R&D

By Kate Pierson

 

New Zealand is world renowned and respected for its beautiful landscape, Kiwi ingenuity and green fingers when it comes to recycling and sustainability. Yet behind this pristine facade, the lifeblood of New Zealand and backbone to the economy — our businesses — are falling short.

In turn, New Zealand is starting to fall behind and more than 78,000 Kiwis are leaving annually to seek better employment opportunities offshore.

Studies by the Ministry of Research, Science and Technology (MoRST) have shown that investment in Research and Development (R&D) is about half the Organisation for Economic Co-operation and Development (OECD) average. In 2004, only one percent of New Zealand’s gross domestic product was dedicated to R&D expenditure, which was well below the OECD average.

As the world moves towards a period of economic recovery, New Zealand businesses will want to look at how they can maximise their productivity and earning potential through research and development methods.

What is R&D?

The OECD Frascati Manual defines R&D as, “creative work undertaken on a systematic basis in order to increase the stock of knowledge,” but the interpretation of what R&D is and how to use it will vary depending on a company and its operational nature and needs.

Definitions aside, R&D is a vital tool for businesses and a way to protect the economy and livelihood of current and future generations.

In New Zealand, R&D is a hot topic for all the wrong reasons. Our national headlines have been inundated with warnings about New Zealand’s lacklustre approach to R&D and the potential consequences of this nonchalance.

On its website, MoRST maintains that a pro-active approach to R&D is critical to New Zealand’s prosperity and “an increase in business R&D is necessary if New Zealand companies are to remain competitive worldwide”. So why are we falling behind in R&D?

Is the time right?

As New Zealanders move beyond the turbulent economic times, many are asking if now is the right time to be investing in R&D. The answer is “yes”.

Our quintessential Kiwi ingenuity will help New Zealand regain its financial footing, but for businesses, having a strong knowledge of their enterprise, target market and strategising for the future, will ensure this happens.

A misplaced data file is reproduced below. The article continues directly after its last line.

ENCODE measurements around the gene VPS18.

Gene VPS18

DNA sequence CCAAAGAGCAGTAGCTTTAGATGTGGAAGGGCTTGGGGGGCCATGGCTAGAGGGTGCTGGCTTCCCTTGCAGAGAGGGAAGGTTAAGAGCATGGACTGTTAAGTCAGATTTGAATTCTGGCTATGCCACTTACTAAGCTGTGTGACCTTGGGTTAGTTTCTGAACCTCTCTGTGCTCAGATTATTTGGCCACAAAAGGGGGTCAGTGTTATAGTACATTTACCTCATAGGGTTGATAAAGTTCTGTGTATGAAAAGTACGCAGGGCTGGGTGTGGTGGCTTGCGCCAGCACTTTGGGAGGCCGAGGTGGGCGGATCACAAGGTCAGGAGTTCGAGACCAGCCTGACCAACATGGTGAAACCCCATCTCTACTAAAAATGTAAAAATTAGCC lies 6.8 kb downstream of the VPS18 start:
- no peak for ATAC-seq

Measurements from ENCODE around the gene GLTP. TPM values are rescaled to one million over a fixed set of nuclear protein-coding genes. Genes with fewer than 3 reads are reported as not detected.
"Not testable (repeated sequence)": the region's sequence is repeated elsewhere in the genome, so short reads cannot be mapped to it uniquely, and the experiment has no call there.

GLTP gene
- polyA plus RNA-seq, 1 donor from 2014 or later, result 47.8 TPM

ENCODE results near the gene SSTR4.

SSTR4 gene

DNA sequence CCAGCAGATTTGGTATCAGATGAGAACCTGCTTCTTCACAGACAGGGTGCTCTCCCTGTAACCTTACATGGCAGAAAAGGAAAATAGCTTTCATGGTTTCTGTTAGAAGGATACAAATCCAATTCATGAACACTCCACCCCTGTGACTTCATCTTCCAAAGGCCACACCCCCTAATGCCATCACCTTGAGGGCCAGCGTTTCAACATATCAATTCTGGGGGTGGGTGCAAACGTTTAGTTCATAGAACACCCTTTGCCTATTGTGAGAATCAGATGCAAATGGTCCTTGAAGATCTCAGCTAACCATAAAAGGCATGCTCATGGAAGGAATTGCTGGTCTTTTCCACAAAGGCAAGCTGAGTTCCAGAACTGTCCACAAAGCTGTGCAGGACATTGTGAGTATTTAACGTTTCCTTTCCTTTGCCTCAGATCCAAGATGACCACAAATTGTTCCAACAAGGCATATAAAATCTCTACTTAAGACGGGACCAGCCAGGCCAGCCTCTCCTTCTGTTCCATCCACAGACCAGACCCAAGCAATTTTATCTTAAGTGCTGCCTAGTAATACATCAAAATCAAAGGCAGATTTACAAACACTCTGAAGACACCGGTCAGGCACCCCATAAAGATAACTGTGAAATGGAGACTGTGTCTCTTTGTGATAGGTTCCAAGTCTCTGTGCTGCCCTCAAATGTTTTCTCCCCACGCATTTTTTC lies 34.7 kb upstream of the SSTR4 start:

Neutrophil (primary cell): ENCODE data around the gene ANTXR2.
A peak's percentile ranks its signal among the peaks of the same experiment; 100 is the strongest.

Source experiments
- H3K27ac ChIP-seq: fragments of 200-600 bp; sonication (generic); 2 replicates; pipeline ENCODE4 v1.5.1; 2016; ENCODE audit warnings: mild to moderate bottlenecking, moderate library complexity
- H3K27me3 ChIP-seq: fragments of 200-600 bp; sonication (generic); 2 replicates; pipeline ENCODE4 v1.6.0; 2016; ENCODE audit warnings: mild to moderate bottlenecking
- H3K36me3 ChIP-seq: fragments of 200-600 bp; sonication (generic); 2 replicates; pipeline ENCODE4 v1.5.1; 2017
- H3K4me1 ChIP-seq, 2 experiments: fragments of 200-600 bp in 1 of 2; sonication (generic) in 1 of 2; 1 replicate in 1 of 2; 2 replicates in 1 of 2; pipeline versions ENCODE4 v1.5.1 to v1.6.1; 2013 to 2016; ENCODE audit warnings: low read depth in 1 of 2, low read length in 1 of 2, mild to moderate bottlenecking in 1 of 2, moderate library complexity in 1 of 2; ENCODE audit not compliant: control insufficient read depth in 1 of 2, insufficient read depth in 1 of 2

A New Zealand Trade and Enterprise (NZTE) report ‘Changing the Game: Recession Survival Strategies’ says investing expenditure in R&D during a recession is advantageous to a business, so post–recession companies should be looking to invest substantially in R&D.

“Increased R&D can also create products that meet the increasingly diverse needs of customers and helps firms identify and focus on the innovative products that provide the most value,” NZTE says.

Invest for results

The Foundation for Research, Science and Technology (FRST) has also created TechNZ, a government funded initiative, which runs a business investments programme designed to support companies and people undertaking research and development. Its mission is to invest for results and deliver greater prosperity, security and opportunities to all New Zealanders.

FRST’s manager of investment services, Hamish Campbell, believes that in the context of New Zealand’s commercial sector, R&D is of critical importance. “When businesses invest in R&D, they are investing in their future. Without an ongoing investment in R&D, the risk is you simply get outpaced by your competitors.

“Market saturation is inevitable for most products and services so you need to innovate to meet constantly changing customer demand,” Campbell says.

To date, TechNZ’s investments of $450 million have helped approximately 4500 New Zealand businesses. What the organisation does,

in an R&D nutshell, involves setting investment strategies and facilitating processes to guide investments they make in other businesses.

Its regional TechNZ partners, located throughout New Zealand, help companies develop and commercialise new products. “Our funding support ranges anywhere from $10,000 to more than $1 million depending on the size and aspiration of the business.

“We also look to connect businesses to the experts both technical and commercial to ensure they have the right people on board to deliver the result,” Campbell explains.

A tool for all trades

The notion of research methodologies and development proposals can be misleading for smaller businesses, as this terminology is considered to have scientific and corporate connotations. While R&D has propelled science and corporate sectors forward, it is a tool that can benefit companies of all trades and sizes.

Smaller businesses can benefit from in-house research and development. Accountants, lawyers or bank managers can discuss costs and how to incorporate R&D into a business. Local polytechnics and institutes of technology can assist in a pro bono capacity by offering staff and students to help with R&D projects.

More comprehensive, scientific research can be conducted in collaboration with universities or Crown research institutes.

R&D for success

There would be few who would argue against the benefits of R&D. As the recipe for success on a personal, professional, societal and economic scale, it allows companies and staff to acquire knowledge that empowers and educates them.

As we move into a period of recovery, businesses will want to strategise for the future. R&D can also help companies become reacquainted with their market and with themselves. A move towards R&D will secure New Zealand’s footing on the world’s economic stage and perhaps bring home the talent that has left for greener pastures.

Author: magazinestoday

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